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Many small businesses are at risk for business identity theft, which is the misappropriation of your business identity by criminals. Corporations and LLCs may be at greater risk that other types of businesses because state laws require that much information about the business and its owners be publicly available. For example, most states require an annual report that lists the ownership or management of the company, as well as its principal office and registered agent’s name and address.
These disclosure laws are designed to protect the public from unscrupulous business owners, but in this digital age those protections can be used by lawbreakers against the businesses.
Criminals seeking to steal a business’s identity can file documents amending information with the secretary of state and use those fraudulent documents to obtain credit and financing. Ultimately, this can cost the business significant amounts of money, damage its credit rating, and harm its reputation with customers and vendors. Fortunately, there are some simple, straightforward, common-sense actions that every business owner can (and should) take to reduce the risk of business identity theft.
All of these strategies rest on the premise that identity thieves—like most criminals—are after the “easy mark.” For a business owner, this translates to someone who routinely misses filing deadlines for state-required documents (or worst yet, ignores filing requirements) or who does not monitor that activity on the business’s accounts.This general rule of “constant vigilance,” to borrow the catch-phrase of Mad-Eye Moody in the Harry Potter books, translates into the nine actions outlined below.
File your Annual Report on time. Nothing says “I’m not paying attention,” like missing an annual report deadline. That is like waving a huge sign that saying: “Steal my information.” Yet, because many deadlines are tied to the date you formed your company, rather than coinciding with tax filing deadlines, the date can be easy to overlook.This is particularly true if you are operating in multiple states—each of which has its own due date—it can be easy to miss one. For this reason, many companies partner with CT to make sure they don’t miss an annual report filing.
Verify the accuracy of your business information. Make it a priority to verify your business information on a regular basis. In most states, this information is readily available on the secretary of state website by searching your company name. Schedule a quarterly check and record it on your calendar. To make it easy to remember, you might tie it to when file your estimated taxes or payroll tax forms.
Keep your state-required information up-to-date. Most states require a filing if the company changes its name, method of management (for an LLC), number/types of stock authorized (for a corporation), or its registered agent. Many also require notification if the principal officers or business address changes. Keeping this information updated helps ensure you receive notifications from the state—and sends a message to would-be thieves that you are paying attention to the details.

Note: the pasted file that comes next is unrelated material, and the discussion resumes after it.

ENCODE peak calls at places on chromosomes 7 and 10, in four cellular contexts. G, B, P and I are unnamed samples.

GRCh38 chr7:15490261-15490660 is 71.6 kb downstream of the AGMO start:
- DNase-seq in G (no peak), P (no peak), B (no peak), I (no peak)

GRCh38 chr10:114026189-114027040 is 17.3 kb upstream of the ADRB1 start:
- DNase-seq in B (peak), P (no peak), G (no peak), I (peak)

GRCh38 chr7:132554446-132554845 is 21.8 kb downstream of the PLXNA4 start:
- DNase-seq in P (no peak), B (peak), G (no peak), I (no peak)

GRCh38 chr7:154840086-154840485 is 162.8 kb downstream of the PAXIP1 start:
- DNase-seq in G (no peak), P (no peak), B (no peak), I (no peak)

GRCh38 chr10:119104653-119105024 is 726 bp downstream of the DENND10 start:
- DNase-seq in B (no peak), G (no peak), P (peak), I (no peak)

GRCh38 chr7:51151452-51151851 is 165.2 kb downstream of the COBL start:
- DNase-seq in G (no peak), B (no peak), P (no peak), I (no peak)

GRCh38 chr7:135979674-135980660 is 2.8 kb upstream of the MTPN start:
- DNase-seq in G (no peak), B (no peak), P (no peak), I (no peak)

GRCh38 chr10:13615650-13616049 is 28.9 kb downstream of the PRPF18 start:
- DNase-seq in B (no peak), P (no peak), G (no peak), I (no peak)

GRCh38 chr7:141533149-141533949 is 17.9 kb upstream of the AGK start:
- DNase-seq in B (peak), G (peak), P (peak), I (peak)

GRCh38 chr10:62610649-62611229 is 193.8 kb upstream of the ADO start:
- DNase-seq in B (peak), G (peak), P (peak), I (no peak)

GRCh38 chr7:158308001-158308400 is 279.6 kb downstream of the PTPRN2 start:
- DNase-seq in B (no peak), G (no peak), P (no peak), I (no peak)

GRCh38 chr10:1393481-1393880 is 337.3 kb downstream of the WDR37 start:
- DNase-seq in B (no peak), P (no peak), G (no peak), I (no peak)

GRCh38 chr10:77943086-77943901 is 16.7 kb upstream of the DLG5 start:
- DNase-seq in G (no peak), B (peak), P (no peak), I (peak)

Don’t provide more information than is required. While corporations and LLCs must disclose certain types of information, make sure that you do not provide more than is required. For example, if your formation state does not require disclosure of LLC members’ names, do not do so.
Get email alerts from the secretary of state. If you are fortunate enough to do business in a state that offers email notifications when someone changes your company information, register for that service. Unfortunately, not all states have taken the initiative to provide email alerts. Check the secretary of state website for your formation state and for each of the states where you are registered to do business to see if this option can help your business.
Obtain a commercial credit report for your business. Anyone can obtain a commercial credit report, regardless of the reason for doing so. With that in mind, it is wise for you to obtain a copy of your business’s credit report, at least annually. This will help you spot unauthorized actions. And, as a bonus, it provides you with valuable information regarding how your business looks to potential lenders and vendors.
Sign up for fraud alerts with credit reporting agencies. Each of the big three credit reporting agencies (Experian, Equifax, TransUnion) provides services designed to help businesses protect their credit ratings from a wide variety of threats. Visit the websites and determine what resources are best suited to your business needs. In the same vein, explore whether it makes sense to monitor your business’ credit profile with Dun & Bradstreet.
Don’t post sensitive information on your company website. A surprising number of companies post sensitive information—such as the federal Employer Identification Number—on their website. While you want your website to be informative and to engender trust in your customers, make sure that you limit the amount of information that you disclose to anyone who searches for your company name. (This also makes it more challenging for scam-artists to brand-jack (impersonate) your website.)
Educate yourself about business identity theft. Learning more about the risks faced by businesses will help you protect your company more effectively. One excellent resource is BusinessIDTheft.org, which is a joint project of the Identity Theft Protection Association and the National Association of Secretaries of State. In addition, many states provide information, including reports of recent scam-related activities, on their secretary of state websites.
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